Wednesday, December 01, 2010

Ask a Korean! News: South Koreans are Pissed Off at North Korea

The Korean previously mentioned that in the face of North Korean attacks, South Koreans generally tend to grit their teeth without necessarily expressing their frustration. But that is the general case -- and the exceptions to that general case are rather spectacular. For example, we have South Korean veteran's groups burning effigies of Kim Jong-Il and Kim Jong-Un in protest of the attacks:

But the reactions of Mr. Kim of Dongducheon-si was probably the best:
Around 6 p.m. on the 26th, at a restaurant in Dongducheon-si, Gyeonggi-do, 50-year-old Mr. Kim who owned the restaurant was drinking soju while watching TV. The television was showing news of North Korea's shelling of Yeonpyeong-do.
Mr. Kim, a former member of the special forces who lived near the Armistice Line, took this provocation personally. Mr. Kim, heartily drunk, decided that he would go to North Korea and kill Kim Jong-Il. He grabbed a knife from the restaurant and barged into a delivery truck standing on the street. Mr. Kim threatened the driver into abandoning the car and drove the stolen vehicle toward north.

5-6 kilometers away in Dongducheon-si, Gwang'am-dong, Mr. Kim caused a fender-bender. He abandoned the vehicle and ran away from the accident. Mr. Kim then got in a taxi and demanded to be taken to the Civilian Control Line [TK: the line of DMZ beyond which civilians cannot cross]. The taxi driver drove for 30 mintues, and let Mr. Kim out at Gyeonggi-do Yeoncheon-gun Gunnam-myeon Okgye-ri.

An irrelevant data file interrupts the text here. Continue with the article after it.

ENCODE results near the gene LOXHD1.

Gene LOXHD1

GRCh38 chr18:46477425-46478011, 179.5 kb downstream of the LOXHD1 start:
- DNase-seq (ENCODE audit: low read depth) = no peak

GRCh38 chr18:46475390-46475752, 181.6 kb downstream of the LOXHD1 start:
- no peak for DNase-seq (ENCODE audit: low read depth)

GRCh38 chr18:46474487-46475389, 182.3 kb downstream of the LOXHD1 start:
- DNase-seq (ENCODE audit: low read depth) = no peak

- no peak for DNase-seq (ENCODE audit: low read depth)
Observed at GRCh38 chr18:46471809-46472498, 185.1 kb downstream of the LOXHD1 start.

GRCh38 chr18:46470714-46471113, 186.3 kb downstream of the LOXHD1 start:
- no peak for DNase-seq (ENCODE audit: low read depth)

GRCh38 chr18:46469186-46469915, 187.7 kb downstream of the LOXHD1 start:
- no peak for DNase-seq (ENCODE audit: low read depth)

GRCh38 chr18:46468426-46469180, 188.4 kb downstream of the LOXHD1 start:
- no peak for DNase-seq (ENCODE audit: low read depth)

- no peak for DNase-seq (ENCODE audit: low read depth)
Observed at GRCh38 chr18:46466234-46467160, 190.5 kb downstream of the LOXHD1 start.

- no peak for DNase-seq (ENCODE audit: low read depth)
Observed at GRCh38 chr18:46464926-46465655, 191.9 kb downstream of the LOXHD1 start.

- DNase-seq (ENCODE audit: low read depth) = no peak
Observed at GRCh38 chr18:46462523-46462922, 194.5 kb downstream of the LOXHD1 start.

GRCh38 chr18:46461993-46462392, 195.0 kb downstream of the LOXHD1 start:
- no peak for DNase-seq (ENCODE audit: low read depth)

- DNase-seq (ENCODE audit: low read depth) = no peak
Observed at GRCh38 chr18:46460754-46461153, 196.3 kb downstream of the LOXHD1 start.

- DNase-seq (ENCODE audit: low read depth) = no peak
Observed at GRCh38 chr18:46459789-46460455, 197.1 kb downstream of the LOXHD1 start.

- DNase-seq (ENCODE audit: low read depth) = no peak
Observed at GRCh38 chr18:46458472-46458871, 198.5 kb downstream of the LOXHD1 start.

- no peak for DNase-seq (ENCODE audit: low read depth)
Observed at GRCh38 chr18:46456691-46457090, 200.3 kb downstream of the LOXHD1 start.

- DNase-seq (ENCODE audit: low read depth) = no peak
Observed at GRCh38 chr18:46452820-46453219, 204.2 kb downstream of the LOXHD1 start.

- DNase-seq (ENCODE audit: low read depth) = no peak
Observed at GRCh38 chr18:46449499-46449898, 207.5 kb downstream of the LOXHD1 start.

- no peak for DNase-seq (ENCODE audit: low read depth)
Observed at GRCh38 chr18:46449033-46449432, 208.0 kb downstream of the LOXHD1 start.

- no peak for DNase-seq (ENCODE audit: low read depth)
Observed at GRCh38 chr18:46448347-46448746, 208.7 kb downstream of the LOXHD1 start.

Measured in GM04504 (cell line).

Mr. Kim wandered about for more than an hour, looking for the Civilian Control Line. Having been unable to stand the cold any longer, he snuck into a farmhouse nearby the sleep. Mr. Kim was discovered by the farmhouse owner the next morning, and turned himself in to the nearby police station. At the police station, Mr. Kim regretted action and said, "I did this because I was drunk and angry at North Korea's provocations," and added, "I myself think it was pretty pathetic."

On the 29th, Yeoncheon police station announced that Mr. Kim was released on his own recognizance on the charges of aggravated robbery.
“北도발 못참아” 차 빼앗아 민통선 가려… [Dong-A Ilbo]

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  1. I think that the South Korean president is doing all that he could do. Doing more could provoke a war.

  2. Mr. Kim wandered about for more than an hour, looking for the Civilian Control Line. Having been unable to stand the cold any longer, he snuck into a farmhouse nearby the sleep. Mr. Kim was discovered by the farmhouse owner the next morning, and turned himself in to the nearby police station.

    If only there were pictures. Then he could be the best Blackout Korea post ever!

  3. I'm gonna hazard some guesses, and you can help me out.

    ㅁ You posted this because you wanted people to know that Koreans do stupid things when they are drunk, unlike people everywhere else in the world, who suddenly want to find the answers to quadratic equations.

    ㅁ You have no sympathy for people who have spent years living next to the one of the most fortified borders the world had has ever seen, which nevertheless calls itself "demilitarized." It could be because because you've never walked even 2 meters in their shoes.

    ㅁ Mr Kim himself says he thinks he is pretty pathetic. Perhaps that is true. On the other hand, you are where you are, and he is where he is. Perhaps he wants to make a joke of the whole thing ... are you adding anything to our understanding, or are you just going for a cheap laugh?

    Bottom line. Mr Kim IS a Korean man and he lives near the DMZ. Some people died and he felt upset about it, drunk or not. Okay, picking up a kitchen knife and commandeering a taxi, maybe (definitely) not smart.

    He had an emotion. Wow, that's unique. Fortunately, we are all better than that.

    Let's all laugh at him, shall we? Why not? It's easy, and pretty safe. hey. I'm laughing and I think we all are.